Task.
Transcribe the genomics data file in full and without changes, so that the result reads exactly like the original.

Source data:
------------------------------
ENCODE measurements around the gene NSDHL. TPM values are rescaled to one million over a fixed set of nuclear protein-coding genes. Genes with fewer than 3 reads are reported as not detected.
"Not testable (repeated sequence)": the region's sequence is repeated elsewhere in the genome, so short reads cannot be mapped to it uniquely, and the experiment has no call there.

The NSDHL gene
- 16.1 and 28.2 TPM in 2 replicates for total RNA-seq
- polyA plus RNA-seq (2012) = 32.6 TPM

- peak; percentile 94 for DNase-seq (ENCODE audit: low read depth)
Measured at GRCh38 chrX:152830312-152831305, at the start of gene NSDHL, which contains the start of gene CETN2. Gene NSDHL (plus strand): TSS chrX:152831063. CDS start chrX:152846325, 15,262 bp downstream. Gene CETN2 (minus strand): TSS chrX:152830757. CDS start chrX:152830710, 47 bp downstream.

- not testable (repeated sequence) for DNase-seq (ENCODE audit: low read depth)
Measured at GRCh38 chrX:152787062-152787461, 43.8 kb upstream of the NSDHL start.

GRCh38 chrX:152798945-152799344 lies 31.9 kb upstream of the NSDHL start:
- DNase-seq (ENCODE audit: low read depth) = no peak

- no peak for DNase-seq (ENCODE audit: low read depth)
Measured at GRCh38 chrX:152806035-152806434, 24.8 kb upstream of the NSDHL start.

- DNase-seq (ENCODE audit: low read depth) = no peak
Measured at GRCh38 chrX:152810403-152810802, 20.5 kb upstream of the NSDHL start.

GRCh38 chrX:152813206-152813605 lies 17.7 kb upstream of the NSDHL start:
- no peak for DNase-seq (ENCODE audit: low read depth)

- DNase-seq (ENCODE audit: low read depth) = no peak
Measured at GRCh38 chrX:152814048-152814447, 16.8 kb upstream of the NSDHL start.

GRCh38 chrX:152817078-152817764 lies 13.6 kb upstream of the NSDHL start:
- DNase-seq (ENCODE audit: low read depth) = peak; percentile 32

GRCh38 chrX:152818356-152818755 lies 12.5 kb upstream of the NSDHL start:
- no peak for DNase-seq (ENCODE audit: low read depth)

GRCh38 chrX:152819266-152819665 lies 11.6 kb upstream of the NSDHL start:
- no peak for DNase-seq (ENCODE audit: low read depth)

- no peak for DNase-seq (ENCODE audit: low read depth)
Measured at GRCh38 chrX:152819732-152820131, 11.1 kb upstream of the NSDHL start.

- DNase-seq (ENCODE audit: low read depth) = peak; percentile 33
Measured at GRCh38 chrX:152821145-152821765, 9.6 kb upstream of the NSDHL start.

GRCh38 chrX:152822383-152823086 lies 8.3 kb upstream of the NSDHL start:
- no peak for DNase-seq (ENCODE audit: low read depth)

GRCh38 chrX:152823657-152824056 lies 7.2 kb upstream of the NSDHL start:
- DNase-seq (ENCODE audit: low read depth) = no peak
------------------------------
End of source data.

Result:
ENCODE measurements around the gene NSDHL. TPM values are rescaled to one million over a fixed set of nuclear protein-coding genes. Genes with fewer than 3 reads are reported as not detected.
"Not testable (repeated sequence)": the region's sequence is repeated elsewhere in the genome, so short reads cannot be mapped to it uniquely, and the experiment has no call there.

The NSDHL gene
- 16.1 and 28.2 TPM in 2 replicates for total RNA-seq
- polyA plus RNA-seq (2012) = 32.6 TPM

- peak; percentile 94 for DNase-seq (ENCODE audit: low read depth)
Measured at GRCh38 chrX:152830312-152831305, at the start of gene NSDHL, which contains the start of gene CETN2. Gene NSDHL (plus strand): TSS chrX:152831063. CDS start chrX:152846325, 15,262 bp downstream. Gene CETN2 (minus strand): TSS chrX:152830757. CDS start chrX:152830710, 47 bp downstream.

- not testable (repeated sequence) for DNase-seq (ENCODE audit: low read depth)
Measured at GRCh38 chrX:152787062-152787461, 43.8 kb upstream of the NSDHL start.

GRCh38 chrX:152798945-152799344 lies 31.9 kb upstream of the NSDHL start:
- DNase-seq (ENCODE audit: low read depth) = no peak

- no peak for DNase-seq (ENCODE audit: low read depth)
Measured at GRCh38 chrX:152806035-152806434, 24.8 kb upstream of the NSDHL start.

- DNase-seq (ENCODE audit: low read depth) = no peak
Measured at GRCh38 chrX:152810403-152810802, 20.5 kb upstream of the NSDHL start.

GRCh38 chrX:152813206-152813605 lies 17.7 kb upstream of the NSDHL start:
- no peak for DNase-seq (ENCODE audit: low read depth)

- DNase-seq (ENCODE audit: low read depth) = no peak
Measured at GRCh38 chrX:152814048-152814447, 16.8 kb upstream of the NSDHL start.

GRCh38 chrX:152817078-152817764 lies 13.6 kb upstream of the NSDHL start:
- DNase-seq (ENCODE audit: low read depth) = peak; percentile 32

GRCh38 chrX:152818356-152818755 lies 12.5 kb upstream of the NSDHL start:
- no peak for DNase-seq (ENCODE audit: low read depth)

GRCh38 chrX:152819266-152819665 lies 11.6 kb upstream of the NSDHL start:
- no peak for DNase-seq (ENCODE audit: low read depth)

- no peak for DNase-seq (ENCODE audit: low read depth)
Measured at GRCh38 chrX:152819732-152820131, 11.1 kb upstream of the NSDHL start.

- DNase-seq (ENCODE audit: low read depth) = peak; percentile 33
Measured at GRCh38 chrX:152821145-152821765, 9.6 kb upstream of the NSDHL start.

GRCh38 chrX:152822383-152823086 lies 8.3 kb upstream of the NSDHL start:
- no peak for DNase-seq (ENCODE audit: low read depth)

GRCh38 chrX:152823657-152824056 lies 7.2 kb upstream of the NSDHL start:
- DNase-seq (ENCODE audit: low read depth) = no peak